Personal Financial Resources Requirement
The new Public Charge Rule also added a requirement for personal financial resources. To meet this new requirement, all adjustment of status applicants had to complete Form I-944, Declaration of Self-Sufficiency, and file it in addition to the existing Form I-864. Instead of applicants only needing to prove a family member or sponsor had financial resources, they now had to prove their own ability to meet the income thresholds.
Applicant household income had to be at least 125 –250% of the Federal Poverty Guidelines. The government strongly preferred those with income above 250%. If your income was above 250%, you would be considered less likely to become a public charge. For applicants from low-income immigrant families who previously only had to rely on their sponsor to meet the income requirements for their application, meeting this new personal financial requirement became a challenge.
For people who were applying for a green card through the consular process, the State Department required them to complete Form DS-5540, Public Charge Questionnaire. Consular officers reviewed the questionnaire to make sure immigrant visa applicants had not used any public benefits in the past. For both adjustments of status and consular processes, green card applicants had to jump through hoops that hadn’t existed previously.
Who Did the Trump Administration’s Public Charge Rule Affect?
The Trump Administration’s new Public Charge Rule only applied to people trying to get new immigration status. It did not apply to green card holders who were not trying to become citizens, and it did not apply to U.S. citizens. Still, the rule was stricter for immigrants than it was for nonimmigrants.
Green Card Applicants
The new Public Charge Rule applied to almost all people who were applying for green cards, or lawful permanent residence. If you applied for a family-based green card (related to a U.S. citizen or lawful permanent resident) or an employment-based green card, then you had to pass the public charge test.
If you had a U visa or a T visa, the new Public Charge Rule did not apply to you. It also didn't affect refugees, asylees, special immigrant juveniles, or victims of domestic violence (VAWA petitioners).
The new Public Charge Rule did not affect many citizenship applicants because they were not eligible for the public benefits that counted in the new public charge determinations. An immigrant with a green card could only become a public charge within the first five years of getting their green card. If they received public benefits during that time for a reason that existed before they got their green card, the government could consider them a public charge. Two examples can help you understand this rule.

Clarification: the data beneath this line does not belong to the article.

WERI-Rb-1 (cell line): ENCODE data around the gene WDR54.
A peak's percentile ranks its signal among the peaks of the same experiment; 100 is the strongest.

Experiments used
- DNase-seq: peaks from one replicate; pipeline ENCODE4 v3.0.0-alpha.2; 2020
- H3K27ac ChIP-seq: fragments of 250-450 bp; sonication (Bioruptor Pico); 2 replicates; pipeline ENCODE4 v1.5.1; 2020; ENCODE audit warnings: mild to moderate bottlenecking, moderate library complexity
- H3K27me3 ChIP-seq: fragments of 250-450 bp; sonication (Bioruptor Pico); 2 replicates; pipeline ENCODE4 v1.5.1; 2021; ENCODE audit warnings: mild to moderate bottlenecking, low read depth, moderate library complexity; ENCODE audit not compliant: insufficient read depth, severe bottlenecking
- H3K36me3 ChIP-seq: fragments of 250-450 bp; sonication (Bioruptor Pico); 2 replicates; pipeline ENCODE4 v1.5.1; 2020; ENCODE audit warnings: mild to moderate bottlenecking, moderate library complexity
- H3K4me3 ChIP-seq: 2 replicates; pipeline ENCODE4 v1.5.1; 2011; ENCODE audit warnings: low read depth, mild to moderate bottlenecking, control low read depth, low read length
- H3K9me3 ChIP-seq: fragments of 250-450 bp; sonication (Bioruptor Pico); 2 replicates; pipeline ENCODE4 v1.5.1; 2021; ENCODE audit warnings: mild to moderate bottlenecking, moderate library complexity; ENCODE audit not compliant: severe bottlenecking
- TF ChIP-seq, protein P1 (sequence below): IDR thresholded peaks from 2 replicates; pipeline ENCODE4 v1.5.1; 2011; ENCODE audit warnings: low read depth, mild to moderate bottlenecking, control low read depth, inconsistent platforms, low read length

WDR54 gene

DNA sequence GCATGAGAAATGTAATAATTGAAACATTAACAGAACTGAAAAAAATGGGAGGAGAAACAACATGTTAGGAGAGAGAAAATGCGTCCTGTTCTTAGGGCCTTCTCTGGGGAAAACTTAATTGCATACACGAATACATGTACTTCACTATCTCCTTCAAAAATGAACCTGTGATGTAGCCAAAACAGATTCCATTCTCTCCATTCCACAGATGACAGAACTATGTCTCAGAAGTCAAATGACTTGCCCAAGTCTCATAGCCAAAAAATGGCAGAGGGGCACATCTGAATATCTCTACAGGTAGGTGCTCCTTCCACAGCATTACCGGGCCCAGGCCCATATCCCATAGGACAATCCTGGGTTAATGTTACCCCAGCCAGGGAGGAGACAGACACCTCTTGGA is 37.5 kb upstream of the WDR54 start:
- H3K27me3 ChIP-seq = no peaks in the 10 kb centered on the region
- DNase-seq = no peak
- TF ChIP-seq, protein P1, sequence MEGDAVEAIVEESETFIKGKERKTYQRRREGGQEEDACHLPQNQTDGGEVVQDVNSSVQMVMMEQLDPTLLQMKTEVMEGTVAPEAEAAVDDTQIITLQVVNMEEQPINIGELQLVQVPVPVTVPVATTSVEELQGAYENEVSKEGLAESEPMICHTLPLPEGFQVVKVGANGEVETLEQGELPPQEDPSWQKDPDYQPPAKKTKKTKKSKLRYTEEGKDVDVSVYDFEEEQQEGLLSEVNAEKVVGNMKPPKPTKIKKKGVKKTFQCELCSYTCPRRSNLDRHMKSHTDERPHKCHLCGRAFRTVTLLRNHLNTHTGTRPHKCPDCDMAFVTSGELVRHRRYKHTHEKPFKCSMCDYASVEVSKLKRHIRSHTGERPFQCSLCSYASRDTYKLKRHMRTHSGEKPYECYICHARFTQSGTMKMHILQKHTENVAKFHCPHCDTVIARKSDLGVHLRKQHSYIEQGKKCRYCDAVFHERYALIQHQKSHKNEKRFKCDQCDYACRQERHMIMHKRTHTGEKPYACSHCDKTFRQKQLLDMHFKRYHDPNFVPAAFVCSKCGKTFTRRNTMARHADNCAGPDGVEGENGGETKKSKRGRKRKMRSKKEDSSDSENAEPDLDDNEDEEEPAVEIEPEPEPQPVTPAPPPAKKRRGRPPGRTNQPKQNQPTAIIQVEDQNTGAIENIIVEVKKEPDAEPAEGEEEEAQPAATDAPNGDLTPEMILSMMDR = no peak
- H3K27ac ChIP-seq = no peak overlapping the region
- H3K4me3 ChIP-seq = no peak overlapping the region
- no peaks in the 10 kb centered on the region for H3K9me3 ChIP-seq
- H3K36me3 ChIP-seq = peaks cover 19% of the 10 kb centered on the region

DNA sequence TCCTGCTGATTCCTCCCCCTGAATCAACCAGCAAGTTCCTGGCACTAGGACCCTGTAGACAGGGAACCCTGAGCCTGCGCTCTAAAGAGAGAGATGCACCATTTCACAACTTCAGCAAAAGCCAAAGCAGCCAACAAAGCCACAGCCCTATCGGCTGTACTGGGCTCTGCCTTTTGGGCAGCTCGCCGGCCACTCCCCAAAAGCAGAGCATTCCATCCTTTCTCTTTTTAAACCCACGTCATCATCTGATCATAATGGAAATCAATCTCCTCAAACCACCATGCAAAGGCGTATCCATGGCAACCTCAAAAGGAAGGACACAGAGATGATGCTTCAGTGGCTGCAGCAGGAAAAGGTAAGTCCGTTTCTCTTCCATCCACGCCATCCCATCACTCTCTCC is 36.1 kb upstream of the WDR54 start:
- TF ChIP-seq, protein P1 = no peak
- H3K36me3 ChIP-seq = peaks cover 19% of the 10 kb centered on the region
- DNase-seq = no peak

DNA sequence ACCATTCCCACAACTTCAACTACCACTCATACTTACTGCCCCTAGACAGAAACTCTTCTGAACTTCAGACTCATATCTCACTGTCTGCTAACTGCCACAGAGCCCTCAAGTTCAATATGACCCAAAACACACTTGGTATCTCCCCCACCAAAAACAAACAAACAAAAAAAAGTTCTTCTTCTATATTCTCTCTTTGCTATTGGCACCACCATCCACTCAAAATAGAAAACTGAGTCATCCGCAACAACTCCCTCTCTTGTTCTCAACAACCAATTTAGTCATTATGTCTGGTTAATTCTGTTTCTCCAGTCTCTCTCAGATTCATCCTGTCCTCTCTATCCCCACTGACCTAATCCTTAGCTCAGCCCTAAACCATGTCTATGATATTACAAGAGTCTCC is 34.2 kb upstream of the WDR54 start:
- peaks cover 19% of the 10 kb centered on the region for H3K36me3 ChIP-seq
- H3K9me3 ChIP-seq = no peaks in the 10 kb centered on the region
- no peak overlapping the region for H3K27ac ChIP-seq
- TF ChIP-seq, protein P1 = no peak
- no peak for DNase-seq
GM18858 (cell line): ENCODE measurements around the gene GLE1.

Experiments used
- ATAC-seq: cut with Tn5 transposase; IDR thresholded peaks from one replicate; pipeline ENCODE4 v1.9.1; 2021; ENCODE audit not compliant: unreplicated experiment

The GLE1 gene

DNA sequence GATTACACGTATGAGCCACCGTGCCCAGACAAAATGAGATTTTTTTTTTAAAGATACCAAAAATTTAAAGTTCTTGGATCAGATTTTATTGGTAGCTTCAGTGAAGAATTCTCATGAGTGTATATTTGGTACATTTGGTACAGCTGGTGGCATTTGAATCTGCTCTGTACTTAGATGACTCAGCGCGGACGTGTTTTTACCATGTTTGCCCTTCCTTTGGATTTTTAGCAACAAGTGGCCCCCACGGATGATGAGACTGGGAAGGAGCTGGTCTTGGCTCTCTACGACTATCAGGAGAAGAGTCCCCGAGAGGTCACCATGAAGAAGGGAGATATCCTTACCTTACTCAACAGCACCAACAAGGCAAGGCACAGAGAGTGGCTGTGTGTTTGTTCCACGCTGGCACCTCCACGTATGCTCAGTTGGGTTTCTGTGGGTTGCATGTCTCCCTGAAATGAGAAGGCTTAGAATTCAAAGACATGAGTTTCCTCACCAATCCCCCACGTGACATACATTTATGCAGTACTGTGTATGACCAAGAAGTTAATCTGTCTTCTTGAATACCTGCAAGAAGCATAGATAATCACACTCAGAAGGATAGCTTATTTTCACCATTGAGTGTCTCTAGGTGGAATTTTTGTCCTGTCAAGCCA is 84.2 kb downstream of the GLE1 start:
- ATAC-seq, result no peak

John was unemployed when he received his green card. John's unemployment continued, and he started receiving SSI and TANF after he got his green card. The government could consider John a public charge because the reason he received public benefits existed at the time of getting his green card.
John was working full time when he received his green card. John lost his job when the COVID-19 pandemic hit, after receiving his green card. He then started receiving SSI and TANF. The government could not consider John a public charge, because the reason he received public benefits did not exist when he got his green card.
Is the Trump Administration’s Public Charge Rule Still Active?
No, the Public Charge Rule that the Trump Administration implemented is no longer active. On November 2, 2020, the U.S. District Court for the Northern District of Illinois vacated the rule. This means green card applicants no longer have to file either Form I-944 or DS-5540. Beginning March 9, 2021, DHS has returned to its pre-Trump interpretation of the Public Charge Rule as a guiding principle and not an expanded restrictive rule.